Northern Rocky Mountain Science Center (NOROCK)

Home

We hope you will enjoy learning about the variety of ecosystems and species we are studying throughout the United States. We are part of the Northwest Region of the USGS and our scientists work on diverse issues such as climate change, endangered species, wildlife health, invasive species, and much more. Click on Science to begin exploring the places we go and the species and landscapes we study.

NOROCK EcoLunch Seminar!

NOROCK EcoLunch Seminar!

USGS Collaborator and Penn State graduate student Kezia Manlove talks pneumonia dynamics in bighorn sheep, the demographic effects and behavioral drivers.

NOROCK EcoLunch!

Colorado River Flows Reduced

Colorado River Flows Reduced

A recent study by researchers from the University of Arizona, University of Nevada, and USGS uncovered the lesser known role of spring and summer temperatures on streamflow in the upper Colorado River basin.

Read More

News

An American pika collects grass and flowers to stockpile its winter food supplies.
August 25, 2016

American pikas – small herbivores that typically live in rocky slopes, known as talus, across many mountain ranges in the American West – are disappearing from some locations across the West due to climate change, according to a study by the U.S. Geological Survey and some of its partners.

Image of Kezia Manlove
August 23, 2016

NOROCK EcoLunch is a forum for students, researchers, visiting scientists and collaborators in the environmental sciences to present their current and past work. Presentations will range from brown bag discussions of ongoing projects to more formal and polished seminar presentations. 

Bull trout in the Flathead River.
August 15, 2016

Bull trout populations are lower, more variable, and declining where stream habitat is limited, invasive species and land-use (i.e., roads) are prevalent, and stream temperatures are highest, according to a new study led by the USGS.

Publications

Effects of food limitation and emigration on self-thinning in experimental minnow cohorts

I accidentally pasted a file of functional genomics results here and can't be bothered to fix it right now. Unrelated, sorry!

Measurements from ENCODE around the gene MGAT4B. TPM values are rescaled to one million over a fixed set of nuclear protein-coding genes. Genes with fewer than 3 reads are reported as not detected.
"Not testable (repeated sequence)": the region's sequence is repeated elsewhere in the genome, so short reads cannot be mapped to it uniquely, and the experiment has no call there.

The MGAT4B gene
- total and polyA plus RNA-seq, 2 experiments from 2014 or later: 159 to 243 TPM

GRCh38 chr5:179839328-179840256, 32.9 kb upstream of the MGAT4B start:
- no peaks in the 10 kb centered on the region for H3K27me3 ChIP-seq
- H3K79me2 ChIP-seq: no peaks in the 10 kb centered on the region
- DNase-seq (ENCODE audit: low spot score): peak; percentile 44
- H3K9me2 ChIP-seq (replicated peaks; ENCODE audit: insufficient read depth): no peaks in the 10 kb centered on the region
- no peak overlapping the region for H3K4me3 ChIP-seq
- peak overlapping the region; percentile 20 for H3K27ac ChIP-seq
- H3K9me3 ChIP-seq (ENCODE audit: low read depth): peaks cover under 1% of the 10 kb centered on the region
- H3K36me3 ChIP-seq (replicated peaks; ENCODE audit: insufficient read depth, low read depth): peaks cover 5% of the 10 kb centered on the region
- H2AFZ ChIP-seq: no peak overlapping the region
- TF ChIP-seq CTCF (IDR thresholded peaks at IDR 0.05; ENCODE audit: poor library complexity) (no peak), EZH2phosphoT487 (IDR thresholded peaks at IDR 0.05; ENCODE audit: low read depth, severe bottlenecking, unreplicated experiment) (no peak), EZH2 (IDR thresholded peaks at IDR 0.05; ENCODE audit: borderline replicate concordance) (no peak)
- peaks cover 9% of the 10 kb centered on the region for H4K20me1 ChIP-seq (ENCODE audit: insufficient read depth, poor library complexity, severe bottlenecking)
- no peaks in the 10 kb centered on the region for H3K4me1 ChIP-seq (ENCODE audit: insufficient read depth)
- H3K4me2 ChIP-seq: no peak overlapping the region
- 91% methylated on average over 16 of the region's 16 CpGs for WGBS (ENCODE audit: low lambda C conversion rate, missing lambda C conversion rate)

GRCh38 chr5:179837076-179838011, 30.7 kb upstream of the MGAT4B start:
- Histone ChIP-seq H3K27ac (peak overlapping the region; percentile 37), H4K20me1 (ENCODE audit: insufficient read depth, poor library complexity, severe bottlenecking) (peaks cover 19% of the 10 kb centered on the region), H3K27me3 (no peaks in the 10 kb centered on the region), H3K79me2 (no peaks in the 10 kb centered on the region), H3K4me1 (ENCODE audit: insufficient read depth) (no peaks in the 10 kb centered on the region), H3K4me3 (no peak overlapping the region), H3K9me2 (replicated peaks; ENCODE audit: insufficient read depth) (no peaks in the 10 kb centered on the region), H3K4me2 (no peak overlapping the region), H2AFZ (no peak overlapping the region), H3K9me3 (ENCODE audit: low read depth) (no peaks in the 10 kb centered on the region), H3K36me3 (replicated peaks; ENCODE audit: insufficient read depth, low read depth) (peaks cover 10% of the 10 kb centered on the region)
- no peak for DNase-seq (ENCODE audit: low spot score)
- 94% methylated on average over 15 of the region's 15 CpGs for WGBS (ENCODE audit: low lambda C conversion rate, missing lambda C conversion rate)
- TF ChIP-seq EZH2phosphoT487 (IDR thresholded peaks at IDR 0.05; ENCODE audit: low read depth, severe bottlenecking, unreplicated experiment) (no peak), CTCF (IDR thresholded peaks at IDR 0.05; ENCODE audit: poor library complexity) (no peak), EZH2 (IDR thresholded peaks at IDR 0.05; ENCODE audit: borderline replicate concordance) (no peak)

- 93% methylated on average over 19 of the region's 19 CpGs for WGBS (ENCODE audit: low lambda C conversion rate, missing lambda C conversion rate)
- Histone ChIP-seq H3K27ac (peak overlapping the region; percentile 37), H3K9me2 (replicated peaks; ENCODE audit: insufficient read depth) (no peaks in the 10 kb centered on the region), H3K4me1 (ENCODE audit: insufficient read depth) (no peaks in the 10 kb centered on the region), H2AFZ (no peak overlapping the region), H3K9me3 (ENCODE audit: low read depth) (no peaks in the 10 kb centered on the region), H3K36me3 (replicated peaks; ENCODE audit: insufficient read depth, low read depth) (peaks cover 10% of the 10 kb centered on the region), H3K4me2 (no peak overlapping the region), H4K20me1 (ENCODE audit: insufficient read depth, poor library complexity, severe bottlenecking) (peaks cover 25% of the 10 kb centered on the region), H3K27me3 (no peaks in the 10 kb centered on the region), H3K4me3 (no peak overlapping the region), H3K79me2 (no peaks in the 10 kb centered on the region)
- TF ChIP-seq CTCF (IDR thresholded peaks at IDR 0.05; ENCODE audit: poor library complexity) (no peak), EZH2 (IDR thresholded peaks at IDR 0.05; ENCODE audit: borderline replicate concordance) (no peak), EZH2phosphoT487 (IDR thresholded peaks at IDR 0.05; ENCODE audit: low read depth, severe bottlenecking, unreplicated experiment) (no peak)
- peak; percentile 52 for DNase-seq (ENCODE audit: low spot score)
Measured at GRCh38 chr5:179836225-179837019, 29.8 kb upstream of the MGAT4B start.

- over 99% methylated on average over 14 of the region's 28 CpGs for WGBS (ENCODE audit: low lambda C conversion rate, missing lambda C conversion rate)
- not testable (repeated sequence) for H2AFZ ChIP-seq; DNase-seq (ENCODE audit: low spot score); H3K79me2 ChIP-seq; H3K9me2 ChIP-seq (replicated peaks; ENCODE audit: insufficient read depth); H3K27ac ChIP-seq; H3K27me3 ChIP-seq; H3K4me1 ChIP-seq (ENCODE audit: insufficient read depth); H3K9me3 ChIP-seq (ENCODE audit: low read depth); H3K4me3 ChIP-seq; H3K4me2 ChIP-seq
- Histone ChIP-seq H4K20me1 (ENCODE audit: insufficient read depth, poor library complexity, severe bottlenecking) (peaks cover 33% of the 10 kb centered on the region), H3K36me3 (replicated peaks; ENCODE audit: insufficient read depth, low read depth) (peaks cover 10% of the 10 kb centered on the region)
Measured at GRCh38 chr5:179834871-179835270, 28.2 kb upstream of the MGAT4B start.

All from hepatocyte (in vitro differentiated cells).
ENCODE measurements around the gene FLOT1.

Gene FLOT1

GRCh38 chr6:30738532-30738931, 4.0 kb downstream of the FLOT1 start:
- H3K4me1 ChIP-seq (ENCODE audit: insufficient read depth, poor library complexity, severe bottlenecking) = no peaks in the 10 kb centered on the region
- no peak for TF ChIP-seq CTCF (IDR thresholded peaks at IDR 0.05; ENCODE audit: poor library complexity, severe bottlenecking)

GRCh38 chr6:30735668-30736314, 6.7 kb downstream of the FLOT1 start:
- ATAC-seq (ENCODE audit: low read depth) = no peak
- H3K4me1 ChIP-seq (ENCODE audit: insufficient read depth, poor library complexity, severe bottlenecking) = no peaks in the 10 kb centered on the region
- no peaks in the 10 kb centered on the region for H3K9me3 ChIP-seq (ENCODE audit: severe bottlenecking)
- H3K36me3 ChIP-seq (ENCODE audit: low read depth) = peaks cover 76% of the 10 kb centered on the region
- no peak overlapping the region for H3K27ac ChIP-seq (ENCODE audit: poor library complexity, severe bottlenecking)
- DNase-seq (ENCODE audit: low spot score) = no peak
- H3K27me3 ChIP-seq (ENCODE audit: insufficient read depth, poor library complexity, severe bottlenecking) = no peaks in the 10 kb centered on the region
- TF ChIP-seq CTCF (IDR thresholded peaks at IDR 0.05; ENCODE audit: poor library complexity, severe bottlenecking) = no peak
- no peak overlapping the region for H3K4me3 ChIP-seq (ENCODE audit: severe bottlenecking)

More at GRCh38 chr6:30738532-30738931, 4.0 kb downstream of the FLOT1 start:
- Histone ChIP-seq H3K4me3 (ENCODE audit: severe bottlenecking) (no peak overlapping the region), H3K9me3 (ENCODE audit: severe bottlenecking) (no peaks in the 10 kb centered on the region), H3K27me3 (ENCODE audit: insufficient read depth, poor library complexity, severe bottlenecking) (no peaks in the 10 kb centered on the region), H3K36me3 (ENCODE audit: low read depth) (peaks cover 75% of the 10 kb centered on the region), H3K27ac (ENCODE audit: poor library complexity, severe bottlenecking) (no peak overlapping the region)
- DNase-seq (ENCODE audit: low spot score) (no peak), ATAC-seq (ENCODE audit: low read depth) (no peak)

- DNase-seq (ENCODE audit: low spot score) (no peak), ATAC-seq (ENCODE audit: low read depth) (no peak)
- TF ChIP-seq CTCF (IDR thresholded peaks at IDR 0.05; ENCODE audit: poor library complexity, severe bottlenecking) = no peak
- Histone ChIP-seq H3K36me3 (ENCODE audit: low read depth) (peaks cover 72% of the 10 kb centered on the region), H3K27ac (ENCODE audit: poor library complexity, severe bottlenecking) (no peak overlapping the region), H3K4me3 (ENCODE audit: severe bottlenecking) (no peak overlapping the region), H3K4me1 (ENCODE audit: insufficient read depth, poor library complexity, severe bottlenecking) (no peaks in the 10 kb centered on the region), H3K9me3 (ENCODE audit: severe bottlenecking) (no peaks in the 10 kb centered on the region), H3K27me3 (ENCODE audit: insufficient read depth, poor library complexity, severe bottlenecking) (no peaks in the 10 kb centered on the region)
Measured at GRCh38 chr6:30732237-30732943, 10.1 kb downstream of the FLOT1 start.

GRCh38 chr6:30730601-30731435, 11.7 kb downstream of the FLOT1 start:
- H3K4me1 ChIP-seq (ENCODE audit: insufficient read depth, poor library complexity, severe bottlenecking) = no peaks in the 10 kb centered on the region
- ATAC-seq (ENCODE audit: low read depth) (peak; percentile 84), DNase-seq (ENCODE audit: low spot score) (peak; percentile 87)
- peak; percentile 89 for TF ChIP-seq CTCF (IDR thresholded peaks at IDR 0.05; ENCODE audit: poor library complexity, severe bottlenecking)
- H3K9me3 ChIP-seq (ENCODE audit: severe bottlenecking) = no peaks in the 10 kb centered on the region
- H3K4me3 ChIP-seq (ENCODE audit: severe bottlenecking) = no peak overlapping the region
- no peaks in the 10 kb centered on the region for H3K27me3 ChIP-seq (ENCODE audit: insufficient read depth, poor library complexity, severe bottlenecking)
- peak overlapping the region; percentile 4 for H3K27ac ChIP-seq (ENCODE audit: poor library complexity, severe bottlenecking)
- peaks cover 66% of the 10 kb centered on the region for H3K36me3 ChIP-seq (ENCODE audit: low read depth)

Year Published: 2016

Effects of food limitation and emigration on self-thinning in experimental minnow cohorts

1. The theory of food-regulated self-thinning (FST) for mobile animals predicts population density (N) to be an inverse function of mean body mass (W) scaled to an exponent (b), such that N = k W−b, where k is a constant. FST also predicts energy requirements (or energy flow) to remain constant over time (termed energetic equivalence) as losses to cohorts (e.g. emigration and mortality) are...Read More

A framework for assessing the feasibility of native fish conservation translocations: Applications to threatened bull trout
Year Published: 2016

A framework for assessing the feasibility of native fish conservation translocations: Applications to threatened bull trout

There is an urgent need to consider more aggressive and direct interventions for the conservation of freshwater fishes that are threatened by invasive species, habitat loss, and climate change. Conservation introduction (moving a species outside its indigenous range to other areas where conditions are predicted to be more suitable) is one type of translocation strategy that fisheries managers can...Read More

A goodness-of-fit test for occupancy models with correlated within-season revisits
Year Published: 2016

A goodness-of-fit test for occupancy models with correlated within-season revisits

Occupancy modeling is important for exploring species distribution patterns and for conservation monitoring. Within this framework, explicit attention is given to species detection probabilities estimated from replicate surveys to sample units. A central assumption is that replicate surveys are independent Bernoulli trials, but this assumption becomes untenable when ecologists serially deploy...Read More